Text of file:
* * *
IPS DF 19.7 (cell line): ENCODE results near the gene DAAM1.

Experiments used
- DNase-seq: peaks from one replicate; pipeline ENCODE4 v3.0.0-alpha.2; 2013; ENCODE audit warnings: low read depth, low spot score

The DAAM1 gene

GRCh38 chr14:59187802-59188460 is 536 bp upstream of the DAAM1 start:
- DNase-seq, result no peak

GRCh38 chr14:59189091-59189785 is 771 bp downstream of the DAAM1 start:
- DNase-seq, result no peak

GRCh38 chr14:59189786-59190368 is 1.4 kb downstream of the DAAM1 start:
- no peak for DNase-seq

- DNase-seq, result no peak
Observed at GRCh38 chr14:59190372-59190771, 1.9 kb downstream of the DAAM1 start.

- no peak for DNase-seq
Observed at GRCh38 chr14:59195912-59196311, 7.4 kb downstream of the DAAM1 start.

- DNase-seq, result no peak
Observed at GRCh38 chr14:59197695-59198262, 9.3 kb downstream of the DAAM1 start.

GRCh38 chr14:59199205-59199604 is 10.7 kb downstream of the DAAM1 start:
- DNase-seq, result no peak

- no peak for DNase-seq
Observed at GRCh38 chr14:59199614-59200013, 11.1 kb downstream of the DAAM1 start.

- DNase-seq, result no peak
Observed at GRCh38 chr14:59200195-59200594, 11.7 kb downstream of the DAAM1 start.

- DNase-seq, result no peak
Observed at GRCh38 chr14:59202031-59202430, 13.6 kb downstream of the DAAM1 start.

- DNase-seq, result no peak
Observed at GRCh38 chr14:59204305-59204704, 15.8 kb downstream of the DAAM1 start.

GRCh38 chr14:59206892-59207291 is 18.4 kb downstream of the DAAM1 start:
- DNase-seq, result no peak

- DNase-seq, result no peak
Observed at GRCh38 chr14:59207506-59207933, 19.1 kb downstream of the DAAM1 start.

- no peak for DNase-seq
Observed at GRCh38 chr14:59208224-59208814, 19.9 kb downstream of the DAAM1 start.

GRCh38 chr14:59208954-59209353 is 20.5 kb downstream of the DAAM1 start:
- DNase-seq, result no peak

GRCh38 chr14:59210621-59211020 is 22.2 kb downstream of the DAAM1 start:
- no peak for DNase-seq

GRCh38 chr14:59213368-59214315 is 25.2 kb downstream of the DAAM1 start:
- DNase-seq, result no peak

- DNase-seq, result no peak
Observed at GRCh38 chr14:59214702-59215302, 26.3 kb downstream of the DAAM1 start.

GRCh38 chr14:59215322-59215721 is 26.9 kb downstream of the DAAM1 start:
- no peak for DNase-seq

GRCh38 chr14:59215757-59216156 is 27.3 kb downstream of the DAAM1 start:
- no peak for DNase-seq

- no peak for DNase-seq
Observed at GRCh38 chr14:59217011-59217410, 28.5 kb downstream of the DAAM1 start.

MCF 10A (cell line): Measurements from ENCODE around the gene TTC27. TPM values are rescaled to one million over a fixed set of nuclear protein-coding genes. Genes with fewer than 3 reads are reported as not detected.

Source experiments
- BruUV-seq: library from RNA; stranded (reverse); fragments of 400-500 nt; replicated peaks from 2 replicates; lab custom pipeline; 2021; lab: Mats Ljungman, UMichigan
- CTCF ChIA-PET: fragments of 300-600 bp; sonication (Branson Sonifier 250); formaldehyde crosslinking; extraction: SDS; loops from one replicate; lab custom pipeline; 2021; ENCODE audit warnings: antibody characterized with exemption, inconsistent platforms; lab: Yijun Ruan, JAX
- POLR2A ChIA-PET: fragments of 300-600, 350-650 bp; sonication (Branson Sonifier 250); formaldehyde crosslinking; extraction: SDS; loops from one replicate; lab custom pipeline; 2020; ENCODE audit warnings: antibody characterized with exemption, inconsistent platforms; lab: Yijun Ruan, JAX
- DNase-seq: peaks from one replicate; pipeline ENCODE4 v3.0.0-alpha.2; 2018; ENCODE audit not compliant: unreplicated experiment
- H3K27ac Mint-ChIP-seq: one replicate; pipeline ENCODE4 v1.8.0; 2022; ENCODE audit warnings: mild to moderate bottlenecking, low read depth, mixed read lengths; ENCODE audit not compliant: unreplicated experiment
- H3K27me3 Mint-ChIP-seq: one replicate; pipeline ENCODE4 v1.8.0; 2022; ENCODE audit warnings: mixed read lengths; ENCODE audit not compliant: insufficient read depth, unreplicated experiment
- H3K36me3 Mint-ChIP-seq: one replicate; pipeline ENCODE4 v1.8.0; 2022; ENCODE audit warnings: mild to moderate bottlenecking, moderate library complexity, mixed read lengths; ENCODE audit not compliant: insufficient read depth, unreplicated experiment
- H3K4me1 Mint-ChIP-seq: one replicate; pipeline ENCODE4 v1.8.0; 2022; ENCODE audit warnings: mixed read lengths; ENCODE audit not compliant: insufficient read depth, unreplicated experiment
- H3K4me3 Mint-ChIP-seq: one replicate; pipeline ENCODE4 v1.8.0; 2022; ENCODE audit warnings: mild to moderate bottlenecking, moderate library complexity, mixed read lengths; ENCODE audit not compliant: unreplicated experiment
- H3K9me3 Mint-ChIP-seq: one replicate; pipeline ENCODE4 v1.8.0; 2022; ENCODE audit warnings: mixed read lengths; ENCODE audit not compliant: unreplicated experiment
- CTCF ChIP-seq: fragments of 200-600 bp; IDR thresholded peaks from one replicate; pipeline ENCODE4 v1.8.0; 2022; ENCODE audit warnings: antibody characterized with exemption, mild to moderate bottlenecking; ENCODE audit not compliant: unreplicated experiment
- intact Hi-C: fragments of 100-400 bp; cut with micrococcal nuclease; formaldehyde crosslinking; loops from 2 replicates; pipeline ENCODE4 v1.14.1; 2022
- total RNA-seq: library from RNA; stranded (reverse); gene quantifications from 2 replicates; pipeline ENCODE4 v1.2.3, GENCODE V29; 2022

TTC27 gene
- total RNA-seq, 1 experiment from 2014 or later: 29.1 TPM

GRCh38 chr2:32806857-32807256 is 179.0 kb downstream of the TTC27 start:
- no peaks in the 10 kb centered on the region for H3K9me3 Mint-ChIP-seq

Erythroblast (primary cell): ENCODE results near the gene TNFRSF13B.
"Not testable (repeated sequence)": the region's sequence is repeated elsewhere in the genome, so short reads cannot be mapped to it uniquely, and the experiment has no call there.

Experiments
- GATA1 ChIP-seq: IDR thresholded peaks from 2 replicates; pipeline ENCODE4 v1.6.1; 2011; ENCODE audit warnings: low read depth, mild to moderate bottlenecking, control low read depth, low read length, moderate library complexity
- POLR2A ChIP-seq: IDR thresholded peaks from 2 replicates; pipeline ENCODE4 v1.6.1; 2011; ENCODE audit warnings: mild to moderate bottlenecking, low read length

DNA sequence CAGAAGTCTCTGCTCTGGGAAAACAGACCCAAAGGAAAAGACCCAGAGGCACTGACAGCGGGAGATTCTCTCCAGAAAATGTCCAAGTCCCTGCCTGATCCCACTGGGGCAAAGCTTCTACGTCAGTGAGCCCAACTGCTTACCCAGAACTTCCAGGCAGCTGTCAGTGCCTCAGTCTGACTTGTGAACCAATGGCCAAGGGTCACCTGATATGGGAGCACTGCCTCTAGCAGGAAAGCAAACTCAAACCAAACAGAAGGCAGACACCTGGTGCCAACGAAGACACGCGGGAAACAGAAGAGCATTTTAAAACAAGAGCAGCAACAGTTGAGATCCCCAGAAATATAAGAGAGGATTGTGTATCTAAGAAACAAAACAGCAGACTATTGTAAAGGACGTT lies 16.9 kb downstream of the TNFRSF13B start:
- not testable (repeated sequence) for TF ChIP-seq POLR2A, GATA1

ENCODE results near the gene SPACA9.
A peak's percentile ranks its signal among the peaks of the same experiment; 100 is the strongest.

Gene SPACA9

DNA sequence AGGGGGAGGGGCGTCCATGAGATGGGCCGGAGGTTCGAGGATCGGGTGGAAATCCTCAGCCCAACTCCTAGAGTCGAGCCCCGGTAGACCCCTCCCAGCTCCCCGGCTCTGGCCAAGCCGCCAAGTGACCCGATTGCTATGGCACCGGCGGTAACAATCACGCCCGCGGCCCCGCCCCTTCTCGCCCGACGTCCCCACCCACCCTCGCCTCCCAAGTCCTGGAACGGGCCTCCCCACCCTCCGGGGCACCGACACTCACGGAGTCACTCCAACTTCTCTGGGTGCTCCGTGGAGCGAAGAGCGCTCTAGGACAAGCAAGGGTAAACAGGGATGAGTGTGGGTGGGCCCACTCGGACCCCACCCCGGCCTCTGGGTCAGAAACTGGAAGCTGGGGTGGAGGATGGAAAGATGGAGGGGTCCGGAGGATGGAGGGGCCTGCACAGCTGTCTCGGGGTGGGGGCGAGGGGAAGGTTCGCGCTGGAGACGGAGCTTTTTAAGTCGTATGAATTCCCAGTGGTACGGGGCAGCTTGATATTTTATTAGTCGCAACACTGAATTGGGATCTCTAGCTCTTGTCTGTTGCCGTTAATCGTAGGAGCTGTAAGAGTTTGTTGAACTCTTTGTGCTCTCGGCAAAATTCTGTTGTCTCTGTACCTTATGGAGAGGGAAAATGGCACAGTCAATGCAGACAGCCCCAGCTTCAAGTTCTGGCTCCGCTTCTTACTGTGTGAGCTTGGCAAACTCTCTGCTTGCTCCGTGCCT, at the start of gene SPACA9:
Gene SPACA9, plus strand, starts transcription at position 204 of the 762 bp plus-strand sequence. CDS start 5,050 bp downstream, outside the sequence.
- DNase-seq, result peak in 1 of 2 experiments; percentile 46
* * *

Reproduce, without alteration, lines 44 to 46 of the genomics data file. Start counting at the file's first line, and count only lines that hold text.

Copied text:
- no peak for DNase-seq

- no peak for DNase-seq
Observed at GRCh38 chr14:59217011-59217410, 28.5 kb downstream of the DAAM1 start.